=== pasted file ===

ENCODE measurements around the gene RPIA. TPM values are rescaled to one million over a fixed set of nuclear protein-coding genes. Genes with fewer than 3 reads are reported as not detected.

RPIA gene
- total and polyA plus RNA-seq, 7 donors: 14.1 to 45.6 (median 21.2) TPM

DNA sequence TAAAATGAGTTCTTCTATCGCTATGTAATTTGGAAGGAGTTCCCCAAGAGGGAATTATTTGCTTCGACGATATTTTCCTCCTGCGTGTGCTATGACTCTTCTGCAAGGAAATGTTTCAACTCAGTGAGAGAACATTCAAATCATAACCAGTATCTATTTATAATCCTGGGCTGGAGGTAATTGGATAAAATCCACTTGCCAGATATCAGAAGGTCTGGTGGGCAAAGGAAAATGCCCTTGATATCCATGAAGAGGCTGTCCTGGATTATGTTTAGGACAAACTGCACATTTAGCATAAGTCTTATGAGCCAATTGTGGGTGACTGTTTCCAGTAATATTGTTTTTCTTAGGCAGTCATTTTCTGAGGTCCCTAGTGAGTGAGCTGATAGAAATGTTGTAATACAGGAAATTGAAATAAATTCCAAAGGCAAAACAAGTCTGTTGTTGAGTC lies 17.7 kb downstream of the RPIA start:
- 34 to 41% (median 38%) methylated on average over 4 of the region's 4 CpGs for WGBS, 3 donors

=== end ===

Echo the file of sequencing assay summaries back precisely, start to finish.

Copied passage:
ENCODE measurements around the gene RPIA. TPM values are rescaled to one million over a fixed set of nuclear protein-coding genes. Genes with fewer than 3 reads are reported as not detected.

RPIA gene
- total and polyA plus RNA-seq, 7 donors: 14.1 to 45.6 (median 21.2) TPM

DNA sequence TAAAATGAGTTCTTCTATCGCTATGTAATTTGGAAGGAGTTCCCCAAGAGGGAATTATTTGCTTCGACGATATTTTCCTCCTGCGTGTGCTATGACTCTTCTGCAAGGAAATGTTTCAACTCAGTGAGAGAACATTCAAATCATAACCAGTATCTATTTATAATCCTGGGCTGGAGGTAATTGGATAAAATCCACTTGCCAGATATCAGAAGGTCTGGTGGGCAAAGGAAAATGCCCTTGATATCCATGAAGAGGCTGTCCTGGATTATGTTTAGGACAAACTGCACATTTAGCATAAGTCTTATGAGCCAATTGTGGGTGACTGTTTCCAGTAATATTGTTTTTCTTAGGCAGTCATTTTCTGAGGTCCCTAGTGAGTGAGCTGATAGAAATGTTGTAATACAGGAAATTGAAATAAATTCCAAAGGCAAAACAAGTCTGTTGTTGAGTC lies 17.7 kb downstream of the RPIA start:
- 34 to 41% (median 38%) methylated on average over 4 of the region's 4 CpGs for WGBS, 3 donors